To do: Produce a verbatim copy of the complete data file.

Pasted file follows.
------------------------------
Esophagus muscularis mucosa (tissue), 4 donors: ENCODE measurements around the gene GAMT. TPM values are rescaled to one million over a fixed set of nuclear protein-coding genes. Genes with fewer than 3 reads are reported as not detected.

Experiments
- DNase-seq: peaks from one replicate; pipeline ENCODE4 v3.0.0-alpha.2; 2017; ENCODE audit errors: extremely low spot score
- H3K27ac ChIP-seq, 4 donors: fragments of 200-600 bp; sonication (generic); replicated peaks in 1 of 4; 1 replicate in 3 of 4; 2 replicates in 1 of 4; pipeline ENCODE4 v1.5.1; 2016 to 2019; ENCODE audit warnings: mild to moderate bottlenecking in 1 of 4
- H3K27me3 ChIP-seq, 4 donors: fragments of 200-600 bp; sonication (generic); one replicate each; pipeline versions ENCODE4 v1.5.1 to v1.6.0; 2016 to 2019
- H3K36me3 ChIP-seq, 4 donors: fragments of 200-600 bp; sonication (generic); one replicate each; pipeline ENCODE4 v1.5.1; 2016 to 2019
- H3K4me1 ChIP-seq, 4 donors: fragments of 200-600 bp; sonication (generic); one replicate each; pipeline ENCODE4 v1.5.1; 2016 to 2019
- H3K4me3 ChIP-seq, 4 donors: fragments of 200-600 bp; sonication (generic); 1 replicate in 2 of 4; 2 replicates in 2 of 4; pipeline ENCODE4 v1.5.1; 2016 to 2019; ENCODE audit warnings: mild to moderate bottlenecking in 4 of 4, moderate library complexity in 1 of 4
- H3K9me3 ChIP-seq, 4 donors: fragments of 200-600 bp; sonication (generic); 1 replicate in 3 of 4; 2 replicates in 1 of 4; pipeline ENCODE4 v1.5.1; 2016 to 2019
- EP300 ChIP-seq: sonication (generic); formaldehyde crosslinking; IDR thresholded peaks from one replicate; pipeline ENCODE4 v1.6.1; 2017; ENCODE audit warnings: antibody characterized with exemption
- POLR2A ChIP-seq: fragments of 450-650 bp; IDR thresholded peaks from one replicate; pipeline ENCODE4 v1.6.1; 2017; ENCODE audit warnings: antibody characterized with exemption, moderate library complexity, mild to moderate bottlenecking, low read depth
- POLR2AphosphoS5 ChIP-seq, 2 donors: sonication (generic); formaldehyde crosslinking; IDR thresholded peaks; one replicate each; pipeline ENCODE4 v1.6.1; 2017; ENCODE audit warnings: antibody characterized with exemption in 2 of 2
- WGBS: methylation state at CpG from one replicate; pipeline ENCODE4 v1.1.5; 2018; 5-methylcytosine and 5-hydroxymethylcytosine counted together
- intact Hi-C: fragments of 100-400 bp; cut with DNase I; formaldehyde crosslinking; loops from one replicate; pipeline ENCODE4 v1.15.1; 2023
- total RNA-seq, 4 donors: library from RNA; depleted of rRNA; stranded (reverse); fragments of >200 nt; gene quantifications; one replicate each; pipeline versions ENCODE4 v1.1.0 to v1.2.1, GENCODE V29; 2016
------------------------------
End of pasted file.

Esophagus muscularis mucosa (tissue), 4 donors: ENCODE measurements around the gene GAMT. TPM values are rescaled to one million over a fixed set of nuclear protein-coding genes. Genes with fewer than 3 reads are reported as not detected.

Experiments
- DNase-seq: peaks from one replicate; pipeline ENCODE4 v3.0.0-alpha.2; 2017; ENCODE audit errors: extremely low spot score
- H3K27ac ChIP-seq, 4 donors: fragments of 200-600 bp; sonication (generic); replicated peaks in 1 of 4; 1 replicate in 3 of 4; 2 replicates in 1 of 4; pipeline ENCODE4 v1.5.1; 2016 to 2019; ENCODE audit warnings: mild to moderate bottlenecking in 1 of 4
- H3K27me3 ChIP-seq, 4 donors: fragments of 200-600 bp; sonication (generic); one replicate each; pipeline versions ENCODE4 v1.5.1 to v1.6.0; 2016 to 2019
- H3K36me3 ChIP-seq, 4 donors: fragments of 200-600 bp; sonication (generic); one replicate each; pipeline ENCODE4 v1.5.1; 2016 to 2019
- H3K4me1 ChIP-seq, 4 donors: fragments of 200-600 bp; sonication (generic); one replicate each; pipeline ENCODE4 v1.5.1; 2016 to 2019
- H3K4me3 ChIP-seq, 4 donors: fragments of 200-600 bp; sonication (generic); 1 replicate in 2 of 4; 2 replicates in 2 of 4; pipeline ENCODE4 v1.5.1; 2016 to 2019; ENCODE audit warnings: mild to moderate bottlenecking in 4 of 4, moderate library complexity in 1 of 4
- H3K9me3 ChIP-seq, 4 donors: fragments of 200-600 bp; sonication (generic); 1 replicate in 3 of 4; 2 replicates in 1 of 4; pipeline ENCODE4 v1.5.1; 2016 to 2019
- EP300 ChIP-seq: sonication (generic); formaldehyde crosslinking; IDR thresholded peaks from one replicate; pipeline ENCODE4 v1.6.1; 2017; ENCODE audit warnings: antibody characterized with exemption
- POLR2A ChIP-seq: fragments of 450-650 bp; IDR thresholded peaks from one replicate; pipeline ENCODE4 v1.6.1; 2017; ENCODE audit warnings: antibody characterized with exemption, moderate library complexity, mild to moderate bottlenecking, low read depth
- POLR2AphosphoS5 ChIP-seq, 2 donors: sonication (generic); formaldehyde crosslinking; IDR thresholded peaks; one replicate each; pipeline ENCODE4 v1.6.1; 2017; ENCODE audit warnings: antibody characterized with exemption in 2 of 2
- WGBS: methylation state at CpG from one replicate; pipeline ENCODE4 v1.1.5; 2018; 5-methylcytosine and 5-hydroxymethylcytosine counted together
- intact Hi-C: fragments of 100-400 bp; cut with DNase I; formaldehyde crosslinking; loops from one replicate; pipeline ENCODE4 v1.15.1; 2023
- total RNA-seq, 4 donors: library from RNA; depleted of rRNA; stranded (reverse); fragments of >200 nt; gene quantifications; one replicate each; pipeline versions ENCODE4 v1.1.0 to v1.2.1, GENCODE V29; 2016